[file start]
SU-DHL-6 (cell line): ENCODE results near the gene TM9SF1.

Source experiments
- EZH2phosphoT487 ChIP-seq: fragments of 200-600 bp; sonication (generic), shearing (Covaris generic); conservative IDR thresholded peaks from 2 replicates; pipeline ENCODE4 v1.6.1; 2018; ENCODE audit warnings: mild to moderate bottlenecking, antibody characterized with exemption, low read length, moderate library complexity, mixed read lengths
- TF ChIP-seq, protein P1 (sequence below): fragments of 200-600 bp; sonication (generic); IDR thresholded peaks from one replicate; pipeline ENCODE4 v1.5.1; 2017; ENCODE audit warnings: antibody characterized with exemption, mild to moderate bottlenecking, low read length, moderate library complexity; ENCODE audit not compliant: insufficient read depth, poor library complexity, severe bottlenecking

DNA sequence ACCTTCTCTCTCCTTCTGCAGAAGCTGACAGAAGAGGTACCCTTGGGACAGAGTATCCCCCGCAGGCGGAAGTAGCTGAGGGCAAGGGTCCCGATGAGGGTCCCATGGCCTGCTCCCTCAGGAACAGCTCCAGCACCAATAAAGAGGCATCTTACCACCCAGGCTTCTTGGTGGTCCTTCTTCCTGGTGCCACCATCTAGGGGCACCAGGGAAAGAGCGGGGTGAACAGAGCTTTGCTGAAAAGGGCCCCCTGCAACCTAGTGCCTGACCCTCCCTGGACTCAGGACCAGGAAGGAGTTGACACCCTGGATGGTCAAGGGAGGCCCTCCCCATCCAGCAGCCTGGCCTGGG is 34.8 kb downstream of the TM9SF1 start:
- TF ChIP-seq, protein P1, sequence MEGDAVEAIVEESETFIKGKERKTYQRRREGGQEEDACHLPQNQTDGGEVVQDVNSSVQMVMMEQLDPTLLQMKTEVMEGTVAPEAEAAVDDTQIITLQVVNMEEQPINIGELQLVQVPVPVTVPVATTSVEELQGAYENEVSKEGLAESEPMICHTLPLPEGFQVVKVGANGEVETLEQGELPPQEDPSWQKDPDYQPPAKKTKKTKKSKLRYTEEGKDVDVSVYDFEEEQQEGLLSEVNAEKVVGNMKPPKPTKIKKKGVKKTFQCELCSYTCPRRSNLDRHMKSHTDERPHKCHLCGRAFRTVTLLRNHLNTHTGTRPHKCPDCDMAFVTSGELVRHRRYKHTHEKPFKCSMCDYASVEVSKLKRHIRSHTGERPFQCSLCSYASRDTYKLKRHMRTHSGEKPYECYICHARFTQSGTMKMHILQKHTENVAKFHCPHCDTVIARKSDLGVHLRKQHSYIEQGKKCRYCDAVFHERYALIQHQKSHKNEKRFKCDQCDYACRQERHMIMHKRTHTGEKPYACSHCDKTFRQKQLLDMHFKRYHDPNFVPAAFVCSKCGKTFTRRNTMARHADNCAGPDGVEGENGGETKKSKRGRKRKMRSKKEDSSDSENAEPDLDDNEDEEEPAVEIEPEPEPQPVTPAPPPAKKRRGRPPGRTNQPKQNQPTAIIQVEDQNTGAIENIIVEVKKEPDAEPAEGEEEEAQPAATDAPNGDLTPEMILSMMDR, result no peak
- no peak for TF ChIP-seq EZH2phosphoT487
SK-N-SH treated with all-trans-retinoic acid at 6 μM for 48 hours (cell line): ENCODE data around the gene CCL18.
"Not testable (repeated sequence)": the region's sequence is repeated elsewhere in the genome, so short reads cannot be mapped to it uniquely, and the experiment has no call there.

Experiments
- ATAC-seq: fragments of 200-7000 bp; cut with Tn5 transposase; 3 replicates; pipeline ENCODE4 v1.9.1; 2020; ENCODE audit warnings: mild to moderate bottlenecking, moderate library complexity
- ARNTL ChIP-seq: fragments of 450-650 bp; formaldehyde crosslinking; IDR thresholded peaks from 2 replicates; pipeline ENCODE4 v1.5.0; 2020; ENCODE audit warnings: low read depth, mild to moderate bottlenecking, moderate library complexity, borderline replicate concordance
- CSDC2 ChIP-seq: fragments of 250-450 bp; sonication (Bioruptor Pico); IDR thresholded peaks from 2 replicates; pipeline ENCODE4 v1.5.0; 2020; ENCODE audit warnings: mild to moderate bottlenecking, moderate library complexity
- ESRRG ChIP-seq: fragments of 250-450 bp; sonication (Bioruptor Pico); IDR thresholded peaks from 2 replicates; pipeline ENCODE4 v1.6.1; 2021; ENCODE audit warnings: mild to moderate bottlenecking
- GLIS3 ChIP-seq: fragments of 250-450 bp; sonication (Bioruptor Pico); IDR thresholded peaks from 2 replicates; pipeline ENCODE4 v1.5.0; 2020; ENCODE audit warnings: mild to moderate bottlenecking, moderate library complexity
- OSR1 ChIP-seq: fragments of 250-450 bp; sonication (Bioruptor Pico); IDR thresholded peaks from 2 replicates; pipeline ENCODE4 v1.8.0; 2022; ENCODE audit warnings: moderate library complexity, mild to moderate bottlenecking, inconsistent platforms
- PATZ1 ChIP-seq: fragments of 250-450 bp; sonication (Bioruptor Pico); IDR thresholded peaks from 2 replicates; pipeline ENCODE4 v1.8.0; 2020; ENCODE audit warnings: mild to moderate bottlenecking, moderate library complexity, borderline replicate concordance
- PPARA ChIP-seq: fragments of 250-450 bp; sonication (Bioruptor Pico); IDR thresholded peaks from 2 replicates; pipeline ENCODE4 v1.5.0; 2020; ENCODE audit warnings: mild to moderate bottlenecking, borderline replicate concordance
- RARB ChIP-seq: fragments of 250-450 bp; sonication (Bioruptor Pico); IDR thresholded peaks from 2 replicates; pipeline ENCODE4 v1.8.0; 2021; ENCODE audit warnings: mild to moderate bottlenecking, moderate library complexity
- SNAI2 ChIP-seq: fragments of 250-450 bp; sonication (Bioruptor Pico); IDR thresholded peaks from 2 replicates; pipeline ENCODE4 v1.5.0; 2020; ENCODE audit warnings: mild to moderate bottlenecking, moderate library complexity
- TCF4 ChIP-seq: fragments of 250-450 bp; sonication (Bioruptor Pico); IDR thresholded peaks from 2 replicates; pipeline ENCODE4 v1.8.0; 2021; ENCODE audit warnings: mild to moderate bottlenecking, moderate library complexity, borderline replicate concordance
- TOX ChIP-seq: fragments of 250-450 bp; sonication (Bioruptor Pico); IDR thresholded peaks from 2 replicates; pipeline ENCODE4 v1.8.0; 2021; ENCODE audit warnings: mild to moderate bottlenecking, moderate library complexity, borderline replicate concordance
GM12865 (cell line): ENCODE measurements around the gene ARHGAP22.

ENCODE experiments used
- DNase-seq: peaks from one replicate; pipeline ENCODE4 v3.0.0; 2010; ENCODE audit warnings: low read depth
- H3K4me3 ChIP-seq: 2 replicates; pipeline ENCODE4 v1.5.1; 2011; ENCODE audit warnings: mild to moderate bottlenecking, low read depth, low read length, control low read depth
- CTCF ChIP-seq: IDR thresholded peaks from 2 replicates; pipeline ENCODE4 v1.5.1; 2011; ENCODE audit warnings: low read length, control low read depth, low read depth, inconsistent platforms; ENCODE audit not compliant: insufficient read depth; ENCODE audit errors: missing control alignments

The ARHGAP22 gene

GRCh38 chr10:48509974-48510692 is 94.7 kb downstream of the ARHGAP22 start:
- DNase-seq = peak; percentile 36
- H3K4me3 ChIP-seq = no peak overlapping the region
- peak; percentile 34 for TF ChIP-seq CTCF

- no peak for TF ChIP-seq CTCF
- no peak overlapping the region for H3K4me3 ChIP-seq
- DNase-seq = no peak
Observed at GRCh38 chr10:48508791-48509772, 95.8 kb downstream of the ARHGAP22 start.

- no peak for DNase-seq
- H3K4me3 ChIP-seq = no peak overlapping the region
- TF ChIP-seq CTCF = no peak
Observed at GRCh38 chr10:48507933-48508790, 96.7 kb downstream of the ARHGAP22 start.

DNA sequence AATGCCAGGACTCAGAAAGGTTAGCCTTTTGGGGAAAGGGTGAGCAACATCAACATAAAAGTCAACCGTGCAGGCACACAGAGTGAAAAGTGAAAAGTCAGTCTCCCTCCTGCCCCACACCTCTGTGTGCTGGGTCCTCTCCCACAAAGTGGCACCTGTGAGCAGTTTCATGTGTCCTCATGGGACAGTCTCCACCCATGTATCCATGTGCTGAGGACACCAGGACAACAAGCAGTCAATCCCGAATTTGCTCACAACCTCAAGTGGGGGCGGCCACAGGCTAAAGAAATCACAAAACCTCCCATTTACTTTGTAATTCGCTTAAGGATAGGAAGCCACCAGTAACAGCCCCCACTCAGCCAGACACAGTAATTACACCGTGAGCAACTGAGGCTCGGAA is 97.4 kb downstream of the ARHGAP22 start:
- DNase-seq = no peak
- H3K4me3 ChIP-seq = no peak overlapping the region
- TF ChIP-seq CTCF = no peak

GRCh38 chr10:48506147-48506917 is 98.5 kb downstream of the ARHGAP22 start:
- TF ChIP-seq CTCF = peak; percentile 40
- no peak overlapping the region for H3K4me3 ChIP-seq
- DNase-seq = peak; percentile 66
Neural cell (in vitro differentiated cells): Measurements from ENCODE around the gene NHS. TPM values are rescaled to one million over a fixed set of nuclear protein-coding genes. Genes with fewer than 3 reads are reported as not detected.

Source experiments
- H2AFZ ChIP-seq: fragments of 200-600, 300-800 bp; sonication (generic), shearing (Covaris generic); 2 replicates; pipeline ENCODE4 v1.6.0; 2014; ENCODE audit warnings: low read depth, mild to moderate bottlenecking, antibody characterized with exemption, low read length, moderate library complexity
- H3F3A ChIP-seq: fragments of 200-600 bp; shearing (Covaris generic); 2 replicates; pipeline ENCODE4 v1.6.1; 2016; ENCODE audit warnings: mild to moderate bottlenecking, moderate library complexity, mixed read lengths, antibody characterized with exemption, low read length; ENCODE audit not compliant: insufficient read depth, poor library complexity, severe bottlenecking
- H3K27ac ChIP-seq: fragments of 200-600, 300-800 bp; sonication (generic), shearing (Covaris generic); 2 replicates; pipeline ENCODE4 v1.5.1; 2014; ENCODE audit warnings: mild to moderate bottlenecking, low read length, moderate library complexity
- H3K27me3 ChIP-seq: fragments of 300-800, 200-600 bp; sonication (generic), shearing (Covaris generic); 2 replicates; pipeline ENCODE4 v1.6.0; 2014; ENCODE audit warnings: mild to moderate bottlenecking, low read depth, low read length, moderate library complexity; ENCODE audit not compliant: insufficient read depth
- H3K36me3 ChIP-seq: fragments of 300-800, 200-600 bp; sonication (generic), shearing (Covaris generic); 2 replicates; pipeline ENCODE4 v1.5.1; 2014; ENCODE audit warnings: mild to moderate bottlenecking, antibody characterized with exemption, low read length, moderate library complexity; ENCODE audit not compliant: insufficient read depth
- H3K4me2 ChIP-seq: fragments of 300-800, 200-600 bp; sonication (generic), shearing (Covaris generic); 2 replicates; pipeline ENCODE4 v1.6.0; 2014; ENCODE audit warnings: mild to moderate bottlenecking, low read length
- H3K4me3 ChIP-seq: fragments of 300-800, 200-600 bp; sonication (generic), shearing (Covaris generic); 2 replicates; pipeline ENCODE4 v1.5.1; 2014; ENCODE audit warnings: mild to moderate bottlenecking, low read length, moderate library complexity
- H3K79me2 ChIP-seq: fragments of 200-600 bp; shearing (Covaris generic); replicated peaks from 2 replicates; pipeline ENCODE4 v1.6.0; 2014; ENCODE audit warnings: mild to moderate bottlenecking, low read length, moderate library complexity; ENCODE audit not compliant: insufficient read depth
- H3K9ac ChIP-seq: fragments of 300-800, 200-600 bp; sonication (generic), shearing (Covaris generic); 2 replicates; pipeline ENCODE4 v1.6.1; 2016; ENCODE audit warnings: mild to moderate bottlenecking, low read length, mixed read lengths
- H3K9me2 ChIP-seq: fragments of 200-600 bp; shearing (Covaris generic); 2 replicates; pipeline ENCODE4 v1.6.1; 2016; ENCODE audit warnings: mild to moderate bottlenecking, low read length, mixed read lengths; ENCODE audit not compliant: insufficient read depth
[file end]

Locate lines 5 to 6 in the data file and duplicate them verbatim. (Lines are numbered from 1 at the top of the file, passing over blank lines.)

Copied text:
DNA sequence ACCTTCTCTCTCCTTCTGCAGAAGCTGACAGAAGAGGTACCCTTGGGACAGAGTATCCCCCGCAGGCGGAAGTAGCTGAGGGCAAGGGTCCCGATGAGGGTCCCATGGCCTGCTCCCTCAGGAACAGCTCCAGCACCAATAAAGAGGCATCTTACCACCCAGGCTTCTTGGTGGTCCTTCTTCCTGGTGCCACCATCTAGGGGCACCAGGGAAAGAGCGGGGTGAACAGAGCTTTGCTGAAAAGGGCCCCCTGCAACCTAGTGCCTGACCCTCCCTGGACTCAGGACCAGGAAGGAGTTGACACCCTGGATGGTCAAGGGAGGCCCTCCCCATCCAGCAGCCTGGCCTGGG is 34.8 kb downstream of the TM9SF1 start:
- TF ChIP-seq, protein P1, sequence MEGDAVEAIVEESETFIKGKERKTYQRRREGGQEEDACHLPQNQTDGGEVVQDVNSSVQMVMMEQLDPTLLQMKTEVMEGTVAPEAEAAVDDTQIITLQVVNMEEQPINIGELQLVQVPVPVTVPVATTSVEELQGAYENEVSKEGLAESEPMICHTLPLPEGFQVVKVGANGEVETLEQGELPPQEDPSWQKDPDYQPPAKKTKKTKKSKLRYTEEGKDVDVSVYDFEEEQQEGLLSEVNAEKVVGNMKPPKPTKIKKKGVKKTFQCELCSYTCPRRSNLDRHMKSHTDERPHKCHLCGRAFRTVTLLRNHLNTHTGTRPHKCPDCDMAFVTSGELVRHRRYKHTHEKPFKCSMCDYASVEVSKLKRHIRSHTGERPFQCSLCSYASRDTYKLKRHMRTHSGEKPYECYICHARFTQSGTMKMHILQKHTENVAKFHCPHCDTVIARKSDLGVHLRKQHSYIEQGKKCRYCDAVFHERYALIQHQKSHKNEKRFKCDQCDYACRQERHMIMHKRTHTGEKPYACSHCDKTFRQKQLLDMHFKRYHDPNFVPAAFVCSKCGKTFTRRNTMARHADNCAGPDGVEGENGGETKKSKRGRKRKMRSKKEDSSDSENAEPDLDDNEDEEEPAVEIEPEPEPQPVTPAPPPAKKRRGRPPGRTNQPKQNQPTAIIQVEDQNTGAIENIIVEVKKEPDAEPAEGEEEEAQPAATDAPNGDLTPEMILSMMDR, result no peak